Today, the Securities and Exchange Commission (SEC) unanimously voted in favor of publishing a proposed national market system (NMS) plan to create, implement, and maintain a consolidated audit trail (CAT), submitted jointly by self-regulatory organizations (SROs) pursuant to Rule 613 of Regulation NMS (the “Plan”).

The public comment period will close 60 days following publication in the Federal Register.

Market participants, including national securities exchanges, broker-dealers, alternative trading systems, buy-side firms, and information service providers, among others, have an opportunity to share their views directly with the SEC.

Referring to the implementation of CAT as one of the Commission’s “top priorities,” Chair Mary Jo White broadly discussed the Commission’s efforts related to equity market structure and remarked that the effectiveness of its various initiatives depends on the SEC’s access to appropriate tools and resources to regulate and oversee these markets, including the CAT. Chair White observed that, while FINRA and the exchanges currently maintain separate audit trail systems, these systems do not provide ready access to all of the data necessary for effective oversight and further do not provide a mechanism to easily track activity across multiple equities and options markets. In addition, Commissioner Kara Stein recalled the events surrounding the May 6, 2010 “flash crash” and August 24, 2015 stock market plunge and remarked that the “true value” of CAT lies in the ability to track market orders “from start to finish.” Commissioner Michael Piwowar was broadly supportive of the publication of the Plan and encouraged the market participants to be “catalysts for robust data-driven economic analysis” of the Plan.

Pursuant to Rule 613, the proposed NMS Plan would provide for a plan processor (“Processor”) to build a central repository to receive and maintain reported data related to NMS securities and over-the-counter equity securities. The Plan discusses the operation of the CAT, including the governance structure, how exchanges and broker-dealers would report data, and how regulators would access such data. The plan also describes a variety of procedures to assure the timeliness, accuracy, and security of the data. In addition, the Plan includes an economic analysis and discussion of alternatives, as well as provisions related to governance of the Plan, the selection of a Processor, and books and records and financial matters.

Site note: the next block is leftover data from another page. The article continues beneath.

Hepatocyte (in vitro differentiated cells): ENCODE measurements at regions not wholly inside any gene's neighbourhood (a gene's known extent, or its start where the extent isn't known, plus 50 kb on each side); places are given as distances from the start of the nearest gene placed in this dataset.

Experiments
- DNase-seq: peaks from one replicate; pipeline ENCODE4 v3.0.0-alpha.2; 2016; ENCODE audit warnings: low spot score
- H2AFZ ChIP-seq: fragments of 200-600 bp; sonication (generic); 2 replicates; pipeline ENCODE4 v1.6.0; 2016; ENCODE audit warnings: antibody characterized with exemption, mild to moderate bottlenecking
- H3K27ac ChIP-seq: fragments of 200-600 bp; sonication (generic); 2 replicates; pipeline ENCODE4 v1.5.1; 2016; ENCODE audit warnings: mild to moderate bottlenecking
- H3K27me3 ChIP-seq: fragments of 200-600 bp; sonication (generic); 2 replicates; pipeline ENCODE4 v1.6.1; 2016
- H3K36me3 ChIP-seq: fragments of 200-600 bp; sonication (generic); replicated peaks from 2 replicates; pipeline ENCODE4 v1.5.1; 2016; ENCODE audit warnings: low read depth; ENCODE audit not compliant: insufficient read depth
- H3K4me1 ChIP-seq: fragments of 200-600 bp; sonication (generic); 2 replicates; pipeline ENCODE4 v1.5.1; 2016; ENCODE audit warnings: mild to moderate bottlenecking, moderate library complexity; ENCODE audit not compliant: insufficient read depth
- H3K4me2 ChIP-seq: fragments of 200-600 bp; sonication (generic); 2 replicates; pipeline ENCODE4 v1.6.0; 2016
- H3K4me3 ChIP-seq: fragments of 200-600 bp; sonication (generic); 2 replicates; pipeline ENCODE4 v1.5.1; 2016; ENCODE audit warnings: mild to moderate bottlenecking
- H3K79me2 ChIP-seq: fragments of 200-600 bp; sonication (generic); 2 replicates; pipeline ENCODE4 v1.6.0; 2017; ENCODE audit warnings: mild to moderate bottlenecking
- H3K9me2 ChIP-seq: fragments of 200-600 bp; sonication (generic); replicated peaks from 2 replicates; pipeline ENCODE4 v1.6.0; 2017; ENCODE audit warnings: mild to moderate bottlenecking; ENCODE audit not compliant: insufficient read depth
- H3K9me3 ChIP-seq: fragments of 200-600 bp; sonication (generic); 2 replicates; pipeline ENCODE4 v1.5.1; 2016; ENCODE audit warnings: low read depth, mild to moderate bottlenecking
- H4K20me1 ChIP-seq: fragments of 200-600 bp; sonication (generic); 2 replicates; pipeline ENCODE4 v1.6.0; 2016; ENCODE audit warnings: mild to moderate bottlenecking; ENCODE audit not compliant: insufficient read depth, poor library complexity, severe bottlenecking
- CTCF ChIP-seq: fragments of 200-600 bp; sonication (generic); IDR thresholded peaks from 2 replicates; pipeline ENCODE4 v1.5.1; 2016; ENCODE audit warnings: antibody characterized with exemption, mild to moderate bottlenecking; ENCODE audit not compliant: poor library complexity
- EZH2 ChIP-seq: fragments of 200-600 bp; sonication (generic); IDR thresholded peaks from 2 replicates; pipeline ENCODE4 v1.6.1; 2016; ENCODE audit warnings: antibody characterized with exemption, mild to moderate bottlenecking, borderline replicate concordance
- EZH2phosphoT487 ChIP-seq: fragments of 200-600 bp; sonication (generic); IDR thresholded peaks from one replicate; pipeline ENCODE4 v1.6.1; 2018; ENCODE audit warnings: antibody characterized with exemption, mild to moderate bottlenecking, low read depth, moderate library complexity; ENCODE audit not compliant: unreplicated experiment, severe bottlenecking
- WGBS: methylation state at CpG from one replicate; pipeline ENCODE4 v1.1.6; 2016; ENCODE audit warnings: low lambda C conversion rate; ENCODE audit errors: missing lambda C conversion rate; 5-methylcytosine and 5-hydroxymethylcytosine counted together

In particular, the SROs would conduct activities of the CAT through a jointly owned Delaware limited liability company, which would be managed by an operating committee comprised of all SROs. An advisory committee would advise the operating committee on the implementation, operation, and administration of the central repository. The Plan would require SROs and broker-dealers to report to a central repository certain information about orders, quotes, origination, routing, modification, cancellation, and execution. Data would need to be timestamped contemporaneously with the order event and reported to the central repository by 8 a.m. the following day. Further, data would need to be time-stamped with a minimum granularity of one millisecond for all orders, except for manual order events which would be subject to a minimum of one second. The Commission and the SROs would have direct access to the data for regulatory and oversight purposes, and regulators would have the ability to perform complex queries.

In addition, the publication seeks public comment on a variety of topics, including the proposed maximum initial error rate of five percent for reported data, the proposed initial clock synchronization standard of within 50 milliseconds of the time maintained by the National Institute of Standards and Technology, and information security processes and controls.

In terms of the timeframe for implementation, Chair White stated that staff will prepare a recommendation for Commission action later this year. Specifically, if the Commission makes the necessary findings, it must approve the Plan within 180 days of publication. According to Rule 613, within two months of Commission approval of the Plan, the exchanges and FINRA would be required to choose the Processor. Implementation would be phased in according to entity. Exchanges and FINRA would begin to report data to the central repository within one year of Commission approval; large broker-dealers would report within two years; and small broker-dealers would report within three years.

The SEC has made available a fact sheet on the Plan, and the request for public comment on the Plan will subsequently be posted on the SEC website and published in the Federal Register.